As I had always heard good things about Summer Breeze and occasionally found myself drooling over their lineups, I finally stumbled my way to Dinkelsbühl to see the festival for myself. As we were driving down smaller and smaller roads next to the cornfields, my initial thought was that this festival was in a very remote place. This turned out to be a good thing though, as being out in the wild allows for louder music.
Coming from Norway, we took Breeze’s shuttle bus from Nürnberg Airport. This was a very nice offer for us international guests that didn’t drive our own cars. The queue to get in was long, as the staff was roughly checking all baggage you brought into the camp. From there we needed to find a place to put up our tent, and this was pretty much a free-for-all arrangement where the first arrivers would get the closest spots to the stage area. While the camping area was very large and had a lot of space, we had to camp up with a bit of a walking distance to the stage area since we arrived late on Wednesday. I didn’t personally see this as a problem, since us Norwegians are used to hiking on ridiculous mountains anyway.
The camp was nice, and so were the people living around us. I noticed an amount of campers having trouble with cars driving on the gravel road next to their tents. As it was very dry, the dust was covering everything. Also, for future campers I would recommend living a reasonable distance away from the toilets, due to the unholy smell around them.
It’s also worth mentioning that if you are afraid of mice, you might have a problem with certain areas of the Breeze camp. While fairly cute to look at, the little bastards love to run around scavenging for food, and one mouse actually ate its way through the bottom of our tent. But as I always say; I never go to a festival without duct tape.
I liked the food on this festival. You could buy hamburgers, pizza, Asian food, steak dinners, Dutch style fries, sausages, burritos, chicken, and much more. Although I like to eat as much meat as possible, I was also witness to a few vegetarians surviving Summer Breeze.
The toilets were, well, festival toilets. You had the standard non-water toilets that over time turned into the reincarnation of hell, and you had some water toilets that were cleaner and more satisfying. As the heat was unbearable at times, the showers came in handy. They were better than most showers I had seen in festivals, as they had warm water and were kept clean enough. The only issue was that you had to stay in queue for about 40 minutes to use them, but that’s to be expected.
The selection of different beverages was nice. You could drink beer, or get a refreshing cocktail with ice when it was warm. I had to tell them to go easy on the wasps while making my drinks, because they were basically overrunning the place during daytime. Also, if you ask for “water” over there, you get water with bubbles. I searched a lot for water without bubbles, but amazingly this was hard to get. I enjoyed the nice little touch they made on the drinking glasses. The term “Gotta catch em’ all” came to mind, as there were glasses from every Breeze year dating back to 2006, with band names and different designs printed on them. Seeing as you paid a couple extra euros for them, people were collecting them and handing them in for money, making the festival a much cleaner place.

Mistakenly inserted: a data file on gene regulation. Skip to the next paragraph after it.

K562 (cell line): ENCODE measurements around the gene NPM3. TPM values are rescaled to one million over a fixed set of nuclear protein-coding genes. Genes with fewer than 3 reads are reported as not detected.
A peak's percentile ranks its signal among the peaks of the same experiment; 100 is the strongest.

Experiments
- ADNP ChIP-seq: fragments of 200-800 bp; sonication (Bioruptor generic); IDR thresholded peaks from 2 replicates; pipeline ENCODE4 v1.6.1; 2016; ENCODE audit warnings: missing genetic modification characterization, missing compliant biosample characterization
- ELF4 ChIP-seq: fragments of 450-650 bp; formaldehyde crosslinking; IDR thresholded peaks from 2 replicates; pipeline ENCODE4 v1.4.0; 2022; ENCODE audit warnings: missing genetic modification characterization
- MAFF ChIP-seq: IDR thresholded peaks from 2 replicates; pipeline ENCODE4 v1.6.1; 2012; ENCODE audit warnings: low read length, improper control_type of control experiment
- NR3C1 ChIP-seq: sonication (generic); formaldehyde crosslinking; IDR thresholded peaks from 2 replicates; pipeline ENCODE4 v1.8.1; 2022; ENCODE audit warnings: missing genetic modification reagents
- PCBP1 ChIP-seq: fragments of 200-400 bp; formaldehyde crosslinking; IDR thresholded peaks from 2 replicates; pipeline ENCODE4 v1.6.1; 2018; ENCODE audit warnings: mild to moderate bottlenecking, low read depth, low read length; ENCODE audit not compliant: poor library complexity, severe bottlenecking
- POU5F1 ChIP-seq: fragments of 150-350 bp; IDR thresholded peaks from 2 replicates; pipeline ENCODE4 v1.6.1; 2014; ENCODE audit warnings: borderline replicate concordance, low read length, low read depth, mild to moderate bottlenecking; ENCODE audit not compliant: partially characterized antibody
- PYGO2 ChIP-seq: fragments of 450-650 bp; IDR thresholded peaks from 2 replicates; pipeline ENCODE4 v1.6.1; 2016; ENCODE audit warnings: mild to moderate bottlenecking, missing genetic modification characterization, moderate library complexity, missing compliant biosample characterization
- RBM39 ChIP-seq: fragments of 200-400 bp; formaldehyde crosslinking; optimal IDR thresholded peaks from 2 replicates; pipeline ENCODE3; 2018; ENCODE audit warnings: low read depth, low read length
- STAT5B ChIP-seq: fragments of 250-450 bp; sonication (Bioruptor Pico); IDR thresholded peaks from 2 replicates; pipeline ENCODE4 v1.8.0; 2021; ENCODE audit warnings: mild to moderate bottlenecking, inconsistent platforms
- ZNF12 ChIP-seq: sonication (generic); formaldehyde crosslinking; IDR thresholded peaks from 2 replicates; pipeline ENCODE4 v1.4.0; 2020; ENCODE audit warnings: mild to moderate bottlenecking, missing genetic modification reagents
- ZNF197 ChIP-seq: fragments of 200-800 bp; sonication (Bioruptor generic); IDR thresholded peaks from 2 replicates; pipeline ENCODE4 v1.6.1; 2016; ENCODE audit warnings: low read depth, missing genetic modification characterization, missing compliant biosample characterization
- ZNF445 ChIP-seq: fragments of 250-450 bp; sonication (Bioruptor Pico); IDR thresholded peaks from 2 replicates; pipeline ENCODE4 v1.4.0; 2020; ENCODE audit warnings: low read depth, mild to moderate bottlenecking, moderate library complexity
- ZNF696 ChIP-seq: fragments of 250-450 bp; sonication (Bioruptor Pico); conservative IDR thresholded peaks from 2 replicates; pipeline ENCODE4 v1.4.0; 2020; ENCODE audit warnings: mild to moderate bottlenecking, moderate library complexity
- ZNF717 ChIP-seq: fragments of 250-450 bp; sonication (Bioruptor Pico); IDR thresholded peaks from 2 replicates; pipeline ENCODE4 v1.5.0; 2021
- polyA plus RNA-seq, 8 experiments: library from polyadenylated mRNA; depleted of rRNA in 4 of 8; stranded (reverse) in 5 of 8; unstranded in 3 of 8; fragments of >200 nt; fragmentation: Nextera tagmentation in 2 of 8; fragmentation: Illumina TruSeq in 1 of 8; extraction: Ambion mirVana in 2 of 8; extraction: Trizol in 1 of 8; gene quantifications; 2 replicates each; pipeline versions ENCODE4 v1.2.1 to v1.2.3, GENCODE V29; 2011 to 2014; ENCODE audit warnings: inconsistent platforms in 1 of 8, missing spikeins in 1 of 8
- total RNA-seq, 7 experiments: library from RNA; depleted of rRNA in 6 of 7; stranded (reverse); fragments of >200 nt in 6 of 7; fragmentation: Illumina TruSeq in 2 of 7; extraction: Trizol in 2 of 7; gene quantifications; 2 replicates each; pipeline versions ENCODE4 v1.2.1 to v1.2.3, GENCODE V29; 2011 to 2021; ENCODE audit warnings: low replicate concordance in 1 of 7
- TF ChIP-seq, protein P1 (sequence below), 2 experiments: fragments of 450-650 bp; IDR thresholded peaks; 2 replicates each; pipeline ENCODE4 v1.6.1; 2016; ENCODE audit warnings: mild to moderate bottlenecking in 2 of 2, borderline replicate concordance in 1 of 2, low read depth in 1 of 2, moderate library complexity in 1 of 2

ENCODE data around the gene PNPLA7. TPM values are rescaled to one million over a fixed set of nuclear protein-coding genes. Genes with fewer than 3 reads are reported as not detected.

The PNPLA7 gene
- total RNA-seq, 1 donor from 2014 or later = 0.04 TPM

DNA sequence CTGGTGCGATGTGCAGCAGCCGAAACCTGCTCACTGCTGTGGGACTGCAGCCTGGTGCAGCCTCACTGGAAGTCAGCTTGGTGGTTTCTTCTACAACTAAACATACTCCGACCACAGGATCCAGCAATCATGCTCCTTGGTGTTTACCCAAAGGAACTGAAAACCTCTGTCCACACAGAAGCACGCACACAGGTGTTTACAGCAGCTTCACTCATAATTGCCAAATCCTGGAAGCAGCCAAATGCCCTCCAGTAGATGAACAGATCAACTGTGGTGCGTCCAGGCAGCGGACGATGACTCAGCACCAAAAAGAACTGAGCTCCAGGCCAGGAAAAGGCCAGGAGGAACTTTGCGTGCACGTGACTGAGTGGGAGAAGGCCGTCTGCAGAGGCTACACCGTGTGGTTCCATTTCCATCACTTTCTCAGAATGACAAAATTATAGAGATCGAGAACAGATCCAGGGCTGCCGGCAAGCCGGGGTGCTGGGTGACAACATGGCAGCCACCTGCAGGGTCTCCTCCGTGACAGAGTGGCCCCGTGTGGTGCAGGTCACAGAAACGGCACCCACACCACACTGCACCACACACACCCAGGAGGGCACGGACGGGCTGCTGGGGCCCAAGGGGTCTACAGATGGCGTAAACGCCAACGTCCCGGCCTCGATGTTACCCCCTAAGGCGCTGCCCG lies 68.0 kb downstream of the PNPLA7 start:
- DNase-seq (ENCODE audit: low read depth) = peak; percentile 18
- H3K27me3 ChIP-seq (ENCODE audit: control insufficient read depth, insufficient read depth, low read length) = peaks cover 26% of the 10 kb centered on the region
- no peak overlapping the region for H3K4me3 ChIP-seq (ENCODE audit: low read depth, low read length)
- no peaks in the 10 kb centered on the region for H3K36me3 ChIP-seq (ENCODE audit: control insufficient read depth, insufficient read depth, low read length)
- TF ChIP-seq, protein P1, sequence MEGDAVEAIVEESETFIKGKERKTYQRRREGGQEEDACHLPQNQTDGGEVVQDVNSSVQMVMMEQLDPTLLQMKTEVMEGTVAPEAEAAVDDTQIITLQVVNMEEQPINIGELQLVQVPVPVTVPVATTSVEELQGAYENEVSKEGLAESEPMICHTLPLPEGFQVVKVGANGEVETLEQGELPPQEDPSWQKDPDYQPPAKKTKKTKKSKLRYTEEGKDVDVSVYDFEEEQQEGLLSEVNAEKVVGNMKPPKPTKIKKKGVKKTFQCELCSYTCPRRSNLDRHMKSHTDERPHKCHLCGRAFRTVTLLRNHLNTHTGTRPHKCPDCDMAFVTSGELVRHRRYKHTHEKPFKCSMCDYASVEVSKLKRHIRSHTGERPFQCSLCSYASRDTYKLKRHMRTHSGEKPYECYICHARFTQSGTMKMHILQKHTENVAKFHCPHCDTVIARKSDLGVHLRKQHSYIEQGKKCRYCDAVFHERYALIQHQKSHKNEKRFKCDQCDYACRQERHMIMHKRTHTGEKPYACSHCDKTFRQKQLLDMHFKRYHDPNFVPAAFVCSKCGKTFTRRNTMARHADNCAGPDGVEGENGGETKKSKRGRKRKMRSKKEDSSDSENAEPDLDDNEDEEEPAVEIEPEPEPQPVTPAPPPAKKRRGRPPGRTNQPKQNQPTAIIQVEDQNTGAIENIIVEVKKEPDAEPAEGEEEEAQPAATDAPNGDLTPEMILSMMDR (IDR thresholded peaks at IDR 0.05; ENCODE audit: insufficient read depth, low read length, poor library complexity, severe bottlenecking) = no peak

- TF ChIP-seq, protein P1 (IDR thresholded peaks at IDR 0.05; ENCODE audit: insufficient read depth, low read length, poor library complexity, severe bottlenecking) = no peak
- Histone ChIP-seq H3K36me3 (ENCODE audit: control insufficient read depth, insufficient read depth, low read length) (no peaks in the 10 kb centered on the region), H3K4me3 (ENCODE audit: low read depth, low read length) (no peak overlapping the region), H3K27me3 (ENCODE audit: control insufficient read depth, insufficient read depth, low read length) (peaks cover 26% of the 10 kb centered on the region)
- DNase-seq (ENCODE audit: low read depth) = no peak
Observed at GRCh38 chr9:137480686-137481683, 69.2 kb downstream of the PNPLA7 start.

With Breeze being a metal festival and all, most of the day was obviously spent watching concerts. I tried to see as much as possible, but since even the most badass of metalheads need their food and drink from time to time, I couldn’t cover them all.
First of all, as a sound engineer myself; I’d like to say that the sound on nearly all the concerts was very satisfying. There were 4 stages, called the Main stage, T(tent)-stage, Pain stage and Camel stage. I was surprised about the amazingly loud volume from the Camel stage, even though it was so small.
As me and my group arrived at the festival site late in the afternoon and had to set up camp, we did not get to see most of the bands playing today. I did see some of Deserted Fear, which is a German death metal band seemingly influenced by the old Swedish scene. They had the retro entombed-sound going and it sounded pretty good live, but the songs were a bit too generic and lacked the killer riffs you need to stand out when playing this style of death metal in today’s crowded scene.
The first band I got to see today was the German electronic metal band called Megaherz. Sporting suits and black and white facepaint, these guys delivered an excellent show. I particularly liked the guitarist with the face paint that looked like an X. Apart from the slightly more techno-sounding synths, they pretty much seemed to be a clone of their fellow countrymen Rammstein, a band which was actually formed one year later. The vocalist worked the crowd pretty well and the band played some catchy songs like “Jagdzeit” and some melodic ones like “Himmelsstürmer”. I enjoyed this concert, as it was both entertaining and nice to listen to.
Breeze had a lot of German bands, especially during daytime. The next band I saw this day was Die Apokaplyptischen Reiter. The style was melodic folk/death metal. The most noticeable thing about them was the vocalist, who had an impressive vocal range, from Whiskey-low to Dickinson-high. The music was too melodic and epic for my taste, but it looked like the German part of the crowd in particular had a good time.